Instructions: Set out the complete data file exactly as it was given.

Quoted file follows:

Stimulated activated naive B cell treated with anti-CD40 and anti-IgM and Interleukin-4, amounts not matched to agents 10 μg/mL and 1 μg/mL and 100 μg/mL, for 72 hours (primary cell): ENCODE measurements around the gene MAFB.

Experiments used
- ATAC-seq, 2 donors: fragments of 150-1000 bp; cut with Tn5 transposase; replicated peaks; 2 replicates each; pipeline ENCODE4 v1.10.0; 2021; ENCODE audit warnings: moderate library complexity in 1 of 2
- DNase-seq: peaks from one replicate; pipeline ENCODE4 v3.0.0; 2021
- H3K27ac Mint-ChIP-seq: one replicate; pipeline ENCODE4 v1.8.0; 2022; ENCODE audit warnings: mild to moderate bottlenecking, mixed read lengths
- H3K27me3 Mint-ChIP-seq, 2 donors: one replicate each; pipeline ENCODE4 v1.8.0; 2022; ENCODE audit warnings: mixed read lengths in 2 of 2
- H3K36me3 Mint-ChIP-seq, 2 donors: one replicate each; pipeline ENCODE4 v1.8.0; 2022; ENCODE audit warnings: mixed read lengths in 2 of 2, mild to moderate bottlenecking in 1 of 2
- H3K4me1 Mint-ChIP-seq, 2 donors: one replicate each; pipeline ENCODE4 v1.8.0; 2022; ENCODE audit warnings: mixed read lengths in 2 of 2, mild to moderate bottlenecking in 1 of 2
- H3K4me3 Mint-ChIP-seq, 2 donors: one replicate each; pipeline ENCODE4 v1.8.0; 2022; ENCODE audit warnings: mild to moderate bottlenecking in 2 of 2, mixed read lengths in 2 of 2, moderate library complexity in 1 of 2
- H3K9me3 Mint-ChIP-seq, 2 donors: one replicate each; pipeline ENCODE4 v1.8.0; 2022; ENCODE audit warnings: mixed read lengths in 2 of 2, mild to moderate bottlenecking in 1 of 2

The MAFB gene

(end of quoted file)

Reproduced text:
Stimulated activated naive B cell treated with anti-CD40 and anti-IgM and Interleukin-4, amounts not matched to agents 10 μg/mL and 1 μg/mL and 100 μg/mL, for 72 hours (primary cell): ENCODE measurements around the gene MAFB.

Experiments used
- ATAC-seq, 2 donors: fragments of 150-1000 bp; cut with Tn5 transposase; replicated peaks; 2 replicates each; pipeline ENCODE4 v1.10.0; 2021; ENCODE audit warnings: moderate library complexity in 1 of 2
- DNase-seq: peaks from one replicate; pipeline ENCODE4 v3.0.0; 2021
- H3K27ac Mint-ChIP-seq: one replicate; pipeline ENCODE4 v1.8.0; 2022; ENCODE audit warnings: mild to moderate bottlenecking, mixed read lengths
- H3K27me3 Mint-ChIP-seq, 2 donors: one replicate each; pipeline ENCODE4 v1.8.0; 2022; ENCODE audit warnings: mixed read lengths in 2 of 2
- H3K36me3 Mint-ChIP-seq, 2 donors: one replicate each; pipeline ENCODE4 v1.8.0; 2022; ENCODE audit warnings: mixed read lengths in 2 of 2, mild to moderate bottlenecking in 1 of 2
- H3K4me1 Mint-ChIP-seq, 2 donors: one replicate each; pipeline ENCODE4 v1.8.0; 2022; ENCODE audit warnings: mixed read lengths in 2 of 2, mild to moderate bottlenecking in 1 of 2
- H3K4me3 Mint-ChIP-seq, 2 donors: one replicate each; pipeline ENCODE4 v1.8.0; 2022; ENCODE audit warnings: mild to moderate bottlenecking in 2 of 2, mixed read lengths in 2 of 2, moderate library complexity in 1 of 2
- H3K9me3 Mint-ChIP-seq, 2 donors: one replicate each; pipeline ENCODE4 v1.8.0; 2022; ENCODE audit warnings: mixed read lengths in 2 of 2, mild to moderate bottlenecking in 1 of 2

The MAFB gene